In geology and archaeology, the process of determining an object's or event's place within a chronological scheme. Scientists may use either relative dating, in which items are sequenced on the basis of stratigraphic clues (see stratigraphy) or a presumed evolution in form or structure, or absolute dating, in which items are assigned a date independent of context. The latter type includes potassium-argon and carbon-14 dating; both are based on the measurement of radioactive decay. The record of changes in polarity of the Earth's magnetic field has provided a timescale for seafloor spreading and long-term marine sedimentation. Dendrochronology has proved useful in archaeology and climatology. See also fission-track dating; helium dating; lead-210 dating; rubidium-strontium dating; uranium-234–uranium-238 dating; uranium-thorium-lead dating.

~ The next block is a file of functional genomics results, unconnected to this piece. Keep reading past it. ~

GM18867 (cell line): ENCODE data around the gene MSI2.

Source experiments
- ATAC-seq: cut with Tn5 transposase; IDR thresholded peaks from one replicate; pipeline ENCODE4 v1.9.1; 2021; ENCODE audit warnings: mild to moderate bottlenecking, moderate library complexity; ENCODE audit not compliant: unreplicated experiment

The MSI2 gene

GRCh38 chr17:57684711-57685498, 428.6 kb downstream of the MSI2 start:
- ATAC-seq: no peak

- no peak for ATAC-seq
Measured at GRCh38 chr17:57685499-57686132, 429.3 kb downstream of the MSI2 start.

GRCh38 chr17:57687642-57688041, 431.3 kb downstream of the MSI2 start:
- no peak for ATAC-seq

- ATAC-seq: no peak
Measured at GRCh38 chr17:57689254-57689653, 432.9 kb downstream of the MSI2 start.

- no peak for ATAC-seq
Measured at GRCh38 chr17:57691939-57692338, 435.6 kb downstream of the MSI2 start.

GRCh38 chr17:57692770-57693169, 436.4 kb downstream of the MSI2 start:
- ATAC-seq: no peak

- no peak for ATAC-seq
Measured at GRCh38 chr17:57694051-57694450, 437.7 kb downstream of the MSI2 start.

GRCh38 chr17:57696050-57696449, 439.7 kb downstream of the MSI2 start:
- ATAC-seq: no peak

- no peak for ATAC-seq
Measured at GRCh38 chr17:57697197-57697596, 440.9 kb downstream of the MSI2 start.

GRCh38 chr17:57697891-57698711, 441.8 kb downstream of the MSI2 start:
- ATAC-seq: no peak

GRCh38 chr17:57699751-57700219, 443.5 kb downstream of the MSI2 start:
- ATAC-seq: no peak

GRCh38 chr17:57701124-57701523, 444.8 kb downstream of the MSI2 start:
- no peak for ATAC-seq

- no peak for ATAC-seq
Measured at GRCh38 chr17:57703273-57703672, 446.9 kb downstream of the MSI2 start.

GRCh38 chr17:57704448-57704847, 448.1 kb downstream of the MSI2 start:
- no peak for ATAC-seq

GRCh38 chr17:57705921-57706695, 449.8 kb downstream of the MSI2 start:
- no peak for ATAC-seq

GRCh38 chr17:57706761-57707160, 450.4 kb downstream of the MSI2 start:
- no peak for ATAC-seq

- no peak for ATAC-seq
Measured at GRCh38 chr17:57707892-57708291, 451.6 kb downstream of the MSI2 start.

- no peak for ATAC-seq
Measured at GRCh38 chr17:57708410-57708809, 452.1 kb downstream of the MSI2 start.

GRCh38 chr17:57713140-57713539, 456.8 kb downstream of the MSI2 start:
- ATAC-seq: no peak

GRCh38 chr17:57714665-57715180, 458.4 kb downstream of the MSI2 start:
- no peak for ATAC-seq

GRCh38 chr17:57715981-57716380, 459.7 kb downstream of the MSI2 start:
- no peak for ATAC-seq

This entry comes from Encyclopædia Britannica Concise.For the full entry on dating, visit Britannica.com.
What made you look up dating? Please tell us what you were reading, watching or discussing that led you here.
Take Our 10-Question Quiz
The commonly misspelled words quiz
A quick quiz about stuff worth knowing
How strong is your vocabulary?